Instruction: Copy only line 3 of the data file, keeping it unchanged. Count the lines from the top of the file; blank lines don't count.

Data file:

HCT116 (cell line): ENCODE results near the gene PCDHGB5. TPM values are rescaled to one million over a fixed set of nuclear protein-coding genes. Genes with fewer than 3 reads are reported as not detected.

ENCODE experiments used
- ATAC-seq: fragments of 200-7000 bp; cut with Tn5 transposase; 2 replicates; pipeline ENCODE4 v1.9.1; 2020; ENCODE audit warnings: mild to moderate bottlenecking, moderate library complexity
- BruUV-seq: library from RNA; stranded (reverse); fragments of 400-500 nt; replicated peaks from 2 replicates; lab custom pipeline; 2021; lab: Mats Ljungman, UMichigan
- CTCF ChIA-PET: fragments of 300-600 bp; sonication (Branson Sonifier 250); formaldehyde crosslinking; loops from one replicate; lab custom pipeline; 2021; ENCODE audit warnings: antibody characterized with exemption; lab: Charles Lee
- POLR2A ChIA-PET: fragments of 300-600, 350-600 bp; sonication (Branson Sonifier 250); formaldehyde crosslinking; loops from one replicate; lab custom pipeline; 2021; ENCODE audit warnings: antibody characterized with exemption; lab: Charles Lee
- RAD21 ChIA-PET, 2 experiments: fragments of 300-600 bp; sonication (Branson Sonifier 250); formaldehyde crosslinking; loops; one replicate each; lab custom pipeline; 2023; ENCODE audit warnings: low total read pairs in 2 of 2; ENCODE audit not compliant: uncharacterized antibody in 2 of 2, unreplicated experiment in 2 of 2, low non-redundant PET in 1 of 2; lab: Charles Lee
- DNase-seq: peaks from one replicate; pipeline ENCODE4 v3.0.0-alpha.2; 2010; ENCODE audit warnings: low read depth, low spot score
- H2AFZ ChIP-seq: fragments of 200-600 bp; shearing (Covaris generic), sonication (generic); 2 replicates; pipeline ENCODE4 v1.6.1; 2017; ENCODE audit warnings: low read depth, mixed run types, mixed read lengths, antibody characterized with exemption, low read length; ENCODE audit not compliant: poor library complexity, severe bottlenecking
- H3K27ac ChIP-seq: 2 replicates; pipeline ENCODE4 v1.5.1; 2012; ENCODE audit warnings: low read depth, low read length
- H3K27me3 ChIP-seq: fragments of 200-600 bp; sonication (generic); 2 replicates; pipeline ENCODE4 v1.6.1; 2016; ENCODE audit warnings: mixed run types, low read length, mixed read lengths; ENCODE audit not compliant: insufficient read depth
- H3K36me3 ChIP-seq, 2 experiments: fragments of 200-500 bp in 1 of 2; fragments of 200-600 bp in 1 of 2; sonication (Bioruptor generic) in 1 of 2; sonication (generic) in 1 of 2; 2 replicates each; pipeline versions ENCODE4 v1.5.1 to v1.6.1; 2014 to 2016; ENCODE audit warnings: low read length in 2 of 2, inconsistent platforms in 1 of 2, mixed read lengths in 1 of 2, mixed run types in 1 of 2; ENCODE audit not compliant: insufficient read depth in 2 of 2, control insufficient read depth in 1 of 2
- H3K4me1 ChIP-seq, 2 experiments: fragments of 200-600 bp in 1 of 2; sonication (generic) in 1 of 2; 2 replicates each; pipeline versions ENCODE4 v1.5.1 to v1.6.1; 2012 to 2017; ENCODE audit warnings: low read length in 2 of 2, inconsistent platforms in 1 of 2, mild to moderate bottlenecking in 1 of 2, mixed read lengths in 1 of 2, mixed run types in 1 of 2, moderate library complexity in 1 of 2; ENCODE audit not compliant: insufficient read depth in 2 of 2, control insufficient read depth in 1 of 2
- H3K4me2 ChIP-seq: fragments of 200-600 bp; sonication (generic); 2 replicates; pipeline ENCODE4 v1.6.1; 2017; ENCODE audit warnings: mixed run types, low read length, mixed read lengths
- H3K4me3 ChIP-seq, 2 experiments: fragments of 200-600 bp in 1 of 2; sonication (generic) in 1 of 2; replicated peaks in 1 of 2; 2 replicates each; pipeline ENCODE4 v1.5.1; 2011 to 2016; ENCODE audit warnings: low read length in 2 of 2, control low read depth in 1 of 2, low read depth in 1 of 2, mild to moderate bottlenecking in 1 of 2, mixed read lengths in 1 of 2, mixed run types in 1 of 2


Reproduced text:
- ATAC-seq: fragments of 200-7000 bp; cut with Tn5 transposase; 2 replicates; pipeline ENCODE4 v1.9.1; 2020; ENCODE audit warnings: mild to moderate bottlenecking, moderate library complexity